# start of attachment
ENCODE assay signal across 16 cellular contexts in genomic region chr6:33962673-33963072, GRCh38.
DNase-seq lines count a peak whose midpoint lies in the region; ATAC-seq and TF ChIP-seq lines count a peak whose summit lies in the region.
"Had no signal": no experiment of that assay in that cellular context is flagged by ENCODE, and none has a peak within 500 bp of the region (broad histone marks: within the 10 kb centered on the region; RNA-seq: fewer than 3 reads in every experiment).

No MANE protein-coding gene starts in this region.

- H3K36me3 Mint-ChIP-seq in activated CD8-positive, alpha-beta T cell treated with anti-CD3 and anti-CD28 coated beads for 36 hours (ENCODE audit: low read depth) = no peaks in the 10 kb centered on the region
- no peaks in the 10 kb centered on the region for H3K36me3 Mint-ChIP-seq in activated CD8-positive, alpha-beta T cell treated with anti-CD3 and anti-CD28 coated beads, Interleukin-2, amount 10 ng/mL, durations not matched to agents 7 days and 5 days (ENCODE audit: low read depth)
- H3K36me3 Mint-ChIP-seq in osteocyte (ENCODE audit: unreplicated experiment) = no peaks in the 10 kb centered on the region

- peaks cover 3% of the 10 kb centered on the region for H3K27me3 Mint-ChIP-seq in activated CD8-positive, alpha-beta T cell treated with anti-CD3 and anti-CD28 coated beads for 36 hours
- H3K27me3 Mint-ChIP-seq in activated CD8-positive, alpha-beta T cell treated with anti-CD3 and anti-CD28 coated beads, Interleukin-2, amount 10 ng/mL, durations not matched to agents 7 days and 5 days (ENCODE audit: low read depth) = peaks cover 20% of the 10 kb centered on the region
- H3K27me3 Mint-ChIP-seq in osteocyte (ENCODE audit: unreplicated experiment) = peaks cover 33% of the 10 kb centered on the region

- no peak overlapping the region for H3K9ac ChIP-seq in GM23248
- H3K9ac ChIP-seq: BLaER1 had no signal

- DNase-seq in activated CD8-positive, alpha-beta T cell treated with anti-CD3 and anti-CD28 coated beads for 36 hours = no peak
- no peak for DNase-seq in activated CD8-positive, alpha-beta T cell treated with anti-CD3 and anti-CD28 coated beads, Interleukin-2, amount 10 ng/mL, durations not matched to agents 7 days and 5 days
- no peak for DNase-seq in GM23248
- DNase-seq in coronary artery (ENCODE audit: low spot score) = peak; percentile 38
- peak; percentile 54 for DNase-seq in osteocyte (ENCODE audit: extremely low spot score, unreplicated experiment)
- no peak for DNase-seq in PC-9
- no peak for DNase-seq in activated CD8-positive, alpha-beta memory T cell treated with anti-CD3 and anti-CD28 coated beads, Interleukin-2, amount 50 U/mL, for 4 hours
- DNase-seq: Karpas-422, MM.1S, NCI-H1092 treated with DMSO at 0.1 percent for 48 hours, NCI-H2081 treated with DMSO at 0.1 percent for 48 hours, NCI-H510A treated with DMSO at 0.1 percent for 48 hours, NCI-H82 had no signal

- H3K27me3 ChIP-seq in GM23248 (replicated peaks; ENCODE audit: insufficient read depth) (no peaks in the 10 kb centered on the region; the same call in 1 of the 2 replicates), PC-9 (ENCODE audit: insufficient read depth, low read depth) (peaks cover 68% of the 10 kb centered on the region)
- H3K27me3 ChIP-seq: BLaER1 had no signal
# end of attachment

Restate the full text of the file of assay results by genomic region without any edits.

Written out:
ENCODE assay signal across 16 cellular contexts in genomic region chr6:33962673-33963072, GRCh38.
DNase-seq lines count a peak whose midpoint lies in the region; ATAC-seq and TF ChIP-seq lines count a peak whose summit lies in the region.
"Had no signal": no experiment of that assay in that cellular context is flagged by ENCODE, and none has a peak within 500 bp of the region (broad histone marks: within the 10 kb centered on the region; RNA-seq: fewer than 3 reads in every experiment).

No MANE protein-coding gene starts in this region.

- H3K36me3 Mint-ChIP-seq in activated CD8-positive, alpha-beta T cell treated with anti-CD3 and anti-CD28 coated beads for 36 hours (ENCODE audit: low read depth) = no peaks in the 10 kb centered on the region
- no peaks in the 10 kb centered on the region for H3K36me3 Mint-ChIP-seq in activated CD8-positive, alpha-beta T cell treated with anti-CD3 and anti-CD28 coated beads, Interleukin-2, amount 10 ng/mL, durations not matched to agents 7 days and 5 days (ENCODE audit: low read depth)
- H3K36me3 Mint-ChIP-seq in osteocyte (ENCODE audit: unreplicated experiment) = no peaks in the 10 kb centered on the region

- peaks cover 3% of the 10 kb centered on the region for H3K27me3 Mint-ChIP-seq in activated CD8-positive, alpha-beta T cell treated with anti-CD3 and anti-CD28 coated beads for 36 hours
- H3K27me3 Mint-ChIP-seq in activated CD8-positive, alpha-beta T cell treated with anti-CD3 and anti-CD28 coated beads, Interleukin-2, amount 10 ng/mL, durations not matched to agents 7 days and 5 days (ENCODE audit: low read depth) = peaks cover 20% of the 10 kb centered on the region
- H3K27me3 Mint-ChIP-seq in osteocyte (ENCODE audit: unreplicated experiment) = peaks cover 33% of the 10 kb centered on the region

- no peak overlapping the region for H3K9ac ChIP-seq in GM23248
- H3K9ac ChIP-seq: BLaER1 had no signal

- DNase-seq in activated CD8-positive, alpha-beta T cell treated with anti-CD3 and anti-CD28 coated beads for 36 hours = no peak
- no peak for DNase-seq in activated CD8-positive, alpha-beta T cell treated with anti-CD3 and anti-CD28 coated beads, Interleukin-2, amount 10 ng/mL, durations not matched to agents 7 days and 5 days
- no peak for DNase-seq in GM23248
- DNase-seq in coronary artery (ENCODE audit: low spot score) = peak; percentile 38
- peak; percentile 54 for DNase-seq in osteocyte (ENCODE audit: extremely low spot score, unreplicated experiment)
- no peak for DNase-seq in PC-9
- no peak for DNase-seq in activated CD8-positive, alpha-beta memory T cell treated with anti-CD3 and anti-CD28 coated beads, Interleukin-2, amount 50 U/mL, for 4 hours
- DNase-seq: Karpas-422, MM.1S, NCI-H1092 treated with DMSO at 0.1 percent for 48 hours, NCI-H2081 treated with DMSO at 0.1 percent for 48 hours, NCI-H510A treated with DMSO at 0.1 percent for 48 hours, NCI-H82 had no signal

- H3K27me3 ChIP-seq in GM23248 (replicated peaks; ENCODE audit: insufficient read depth) (no peaks in the 10 kb centered on the region; the same call in 1 of the 2 replicates), PC-9 (ENCODE audit: insufficient read depth, low read depth) (peaks cover 68% of the 10 kb centered on the region)
- H3K27me3 ChIP-seq: BLaER1 had no signal